The liberal policy which the West India Company had strangers now adopted not only encouraged the emigration of sub- neighborstantial colonists from the Fatherland, but also attracted attracted to strangers from Virginia and New England. Conscience erland. had always been unshackled in New Netherland; and now the internal trade and commerce of the province were made free to all. In Massachusetts, where political fran

Staten Island.

J. P. Kuy


rive at

ing colonies

* De Vries, 148, 149.

+ Hol. Doc., iii., 365 ; De Vries, 151.


of the province.


Chap. IX. chises were limited to members of the Church, “many

men began to inquire after the southern parts;" and it 1639.

was not because the necessaries of life or a healthy climate were wanting, that that colony was "disesteemed of many." Besides seeking relief in Virginia and the West Indies, the dissatisfied began to escape from their “insupportable government,” to find more congenial homes in New Netherland. From Virginia, too, numbers of persons, whose terms of service had expired, were attracted to Manhattan, where they introduced improved modes of cultivating tobacco. Cherry and peach trees, which hitherto

had been seen only near Jamestown, now began to flourProsperity ish around the walls of Fort Amsterdam. Prosperity and

progress replaced dilapidation and ruin. Instead of seven bouweries and two or three plantations," full thirty,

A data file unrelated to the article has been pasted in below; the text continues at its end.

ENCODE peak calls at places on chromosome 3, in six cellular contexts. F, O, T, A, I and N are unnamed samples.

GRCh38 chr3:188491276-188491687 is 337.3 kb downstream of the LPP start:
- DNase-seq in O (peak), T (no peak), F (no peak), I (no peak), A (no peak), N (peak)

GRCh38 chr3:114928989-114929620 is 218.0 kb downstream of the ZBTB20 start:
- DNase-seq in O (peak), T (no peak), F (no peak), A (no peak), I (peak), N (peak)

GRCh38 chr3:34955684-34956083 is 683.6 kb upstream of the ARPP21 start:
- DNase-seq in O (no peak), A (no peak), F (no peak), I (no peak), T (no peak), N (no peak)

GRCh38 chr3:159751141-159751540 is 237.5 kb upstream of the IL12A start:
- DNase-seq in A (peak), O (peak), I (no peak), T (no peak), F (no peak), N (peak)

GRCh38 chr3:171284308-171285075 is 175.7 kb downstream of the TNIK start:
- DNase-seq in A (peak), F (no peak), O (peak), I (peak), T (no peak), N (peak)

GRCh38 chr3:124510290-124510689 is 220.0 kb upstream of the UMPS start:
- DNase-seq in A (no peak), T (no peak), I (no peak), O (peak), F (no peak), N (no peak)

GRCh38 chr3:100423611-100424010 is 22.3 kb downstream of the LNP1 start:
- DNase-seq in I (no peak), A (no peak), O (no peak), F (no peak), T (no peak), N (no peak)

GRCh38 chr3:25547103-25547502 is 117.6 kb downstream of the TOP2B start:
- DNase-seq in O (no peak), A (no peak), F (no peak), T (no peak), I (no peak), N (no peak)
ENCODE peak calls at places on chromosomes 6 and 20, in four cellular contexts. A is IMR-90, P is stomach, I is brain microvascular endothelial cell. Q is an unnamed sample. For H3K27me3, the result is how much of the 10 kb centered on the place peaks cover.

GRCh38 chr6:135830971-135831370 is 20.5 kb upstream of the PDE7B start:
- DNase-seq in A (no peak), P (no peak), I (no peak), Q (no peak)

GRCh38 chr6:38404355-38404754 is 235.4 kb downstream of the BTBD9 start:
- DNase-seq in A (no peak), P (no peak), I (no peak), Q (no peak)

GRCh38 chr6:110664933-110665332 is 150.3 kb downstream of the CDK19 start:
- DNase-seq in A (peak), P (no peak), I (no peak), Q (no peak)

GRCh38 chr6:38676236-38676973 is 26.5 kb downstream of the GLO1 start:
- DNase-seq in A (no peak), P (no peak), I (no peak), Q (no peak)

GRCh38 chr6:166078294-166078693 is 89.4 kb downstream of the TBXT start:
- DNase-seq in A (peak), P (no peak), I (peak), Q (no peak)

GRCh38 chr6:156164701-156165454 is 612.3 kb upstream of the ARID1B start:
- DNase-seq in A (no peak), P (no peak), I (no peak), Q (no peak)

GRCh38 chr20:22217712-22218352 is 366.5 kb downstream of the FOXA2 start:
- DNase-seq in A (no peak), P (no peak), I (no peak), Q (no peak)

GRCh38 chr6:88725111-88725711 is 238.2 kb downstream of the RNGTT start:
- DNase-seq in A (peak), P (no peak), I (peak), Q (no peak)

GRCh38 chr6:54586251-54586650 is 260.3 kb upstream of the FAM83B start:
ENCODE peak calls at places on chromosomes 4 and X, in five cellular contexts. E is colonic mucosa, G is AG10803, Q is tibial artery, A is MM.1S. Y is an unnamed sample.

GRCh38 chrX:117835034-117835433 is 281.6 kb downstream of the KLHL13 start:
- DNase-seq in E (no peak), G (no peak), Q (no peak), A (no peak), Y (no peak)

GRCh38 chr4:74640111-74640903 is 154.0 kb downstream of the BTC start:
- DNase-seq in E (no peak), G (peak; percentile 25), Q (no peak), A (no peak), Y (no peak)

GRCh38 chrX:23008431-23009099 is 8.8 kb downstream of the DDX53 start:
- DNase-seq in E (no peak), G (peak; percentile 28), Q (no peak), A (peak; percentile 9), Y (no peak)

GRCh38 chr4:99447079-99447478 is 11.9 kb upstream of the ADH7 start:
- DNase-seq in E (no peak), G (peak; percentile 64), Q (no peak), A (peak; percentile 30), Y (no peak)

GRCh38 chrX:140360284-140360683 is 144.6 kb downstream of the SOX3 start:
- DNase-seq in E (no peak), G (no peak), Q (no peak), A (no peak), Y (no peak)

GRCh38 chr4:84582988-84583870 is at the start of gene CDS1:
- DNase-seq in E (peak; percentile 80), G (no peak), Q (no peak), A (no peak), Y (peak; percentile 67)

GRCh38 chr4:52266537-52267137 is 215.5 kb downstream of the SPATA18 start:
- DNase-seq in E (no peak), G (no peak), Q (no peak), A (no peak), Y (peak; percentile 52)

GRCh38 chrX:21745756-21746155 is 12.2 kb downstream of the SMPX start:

as well stocked with cattle as any in Europe,” were soon under cultivation. The numerous applications for land promised “full one hundred more ;" and there was a prospect that, in two or three years' time, provisions could be furnished for fourteen thousand men.

In view of the increasing demand for homesteads near Khieste pur- Fort Amsterdam, Kieft purchased from the chief of the Long Isl-tribe living near Manhassett, or Schout's Bay, all the lands company. from Rockaway eastward to “Sicktew-hacky,” or Fire

Island Bay; thence northward to Martin Gerritsen’s, or
Cow Bay, and westward along the East River, “to the
Vlaeck's Kill;" and thus secured to the West India Com-

pany the Indian title to nearly all the territory now form3 August. ing the county of Queens. A few months afterward, the Kekesick Indian owners of " Kekesick” appeared at Fort AmsterChester. dam, and ceded to the company all the territory " which

lies over against the flats of the Island of Manhates," adjoining "the great Kill.” This purchase is supposed to have included a part of the present town of Yonkers, in the county of West Chester.f

15 January. lands on

* Hol. Doc., ii., 370, 371 ; iii., 98,99 ; Alb. Rec., i., 109; O'Call., i., 208, 222, 418; Winthrop, i., 331 ; De Vries, 109; Doc. Hist. N. Y., iv., 6.

† Alb. Rec., G. G., 59, 62 ; xxii., 8; O'Call., i., 210 ; ii., 335 ; Thompson's L. I., I., 94 ; Bolton's West Chester, ii., 401.




derhill pro

come under



Among the prominent men in New England whose at- Chap. IX. tention was turned toward New Netherland, was Captain

1639. John Underhill, one of the heroes of the Pequod war, and now Governor of Piscataqua, or Dover. Dissatisfied with John Unhis abode, he applied to Kieft for permission to reside with Poses to a few families under the protection of the Dutch, provid- the Dutch ed they might enjoy all the privileges of the inhabitants of New Netherland. The director and council promptly 8 Sept. granted Underhill's request, upon condition that " he and his adherents take the oath of allegiance to their High Mightinesses the States General, and his highness the Prince of Orange."*